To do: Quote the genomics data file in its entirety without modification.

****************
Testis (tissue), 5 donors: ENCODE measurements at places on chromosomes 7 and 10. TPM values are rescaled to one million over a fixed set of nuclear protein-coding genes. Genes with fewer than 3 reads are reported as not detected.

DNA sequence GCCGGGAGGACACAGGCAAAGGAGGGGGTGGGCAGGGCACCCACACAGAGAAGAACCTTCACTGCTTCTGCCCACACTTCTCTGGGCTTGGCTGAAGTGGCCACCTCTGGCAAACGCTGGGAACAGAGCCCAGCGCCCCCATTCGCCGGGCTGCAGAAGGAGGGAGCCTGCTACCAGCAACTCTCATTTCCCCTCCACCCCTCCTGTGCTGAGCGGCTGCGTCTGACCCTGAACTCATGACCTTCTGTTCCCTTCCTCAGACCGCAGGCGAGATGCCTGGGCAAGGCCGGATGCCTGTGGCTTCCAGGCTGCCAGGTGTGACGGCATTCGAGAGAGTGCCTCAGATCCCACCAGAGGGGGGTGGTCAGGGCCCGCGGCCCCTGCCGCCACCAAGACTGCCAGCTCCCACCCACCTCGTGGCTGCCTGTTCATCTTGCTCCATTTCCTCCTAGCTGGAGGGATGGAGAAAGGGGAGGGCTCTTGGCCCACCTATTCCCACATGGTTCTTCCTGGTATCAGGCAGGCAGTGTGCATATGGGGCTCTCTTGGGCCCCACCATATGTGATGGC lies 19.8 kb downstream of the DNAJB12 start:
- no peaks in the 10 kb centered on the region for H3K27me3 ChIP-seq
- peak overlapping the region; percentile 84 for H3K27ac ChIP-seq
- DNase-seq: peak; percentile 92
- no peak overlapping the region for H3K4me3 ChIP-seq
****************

Testis (tissue), 5 donors: ENCODE measurements at places on chromosomes 7 and 10. TPM values are rescaled to one million over a fixed set of nuclear protein-coding genes. Genes with fewer than 3 reads are reported as not detected.

DNA sequence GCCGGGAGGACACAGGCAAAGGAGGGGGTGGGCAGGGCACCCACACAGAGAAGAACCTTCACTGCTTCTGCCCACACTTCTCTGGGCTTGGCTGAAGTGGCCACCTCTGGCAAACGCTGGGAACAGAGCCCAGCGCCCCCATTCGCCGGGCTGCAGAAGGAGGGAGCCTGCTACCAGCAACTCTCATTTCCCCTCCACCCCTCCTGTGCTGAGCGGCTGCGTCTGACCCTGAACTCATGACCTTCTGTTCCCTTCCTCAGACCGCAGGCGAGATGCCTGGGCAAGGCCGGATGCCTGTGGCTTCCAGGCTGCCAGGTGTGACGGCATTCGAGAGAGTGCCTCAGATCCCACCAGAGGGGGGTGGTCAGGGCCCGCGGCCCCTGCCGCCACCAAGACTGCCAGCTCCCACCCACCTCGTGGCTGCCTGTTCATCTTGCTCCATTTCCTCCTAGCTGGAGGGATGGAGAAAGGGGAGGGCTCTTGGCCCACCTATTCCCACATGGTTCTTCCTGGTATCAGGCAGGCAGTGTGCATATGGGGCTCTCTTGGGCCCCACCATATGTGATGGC lies 19.8 kb downstream of the DNAJB12 start:
- no peaks in the 10 kb centered on the region for H3K27me3 ChIP-seq
- peak overlapping the region; percentile 84 for H3K27ac ChIP-seq
- DNase-seq: peak; percentile 92
- no peak overlapping the region for H3K4me3 ChIP-seq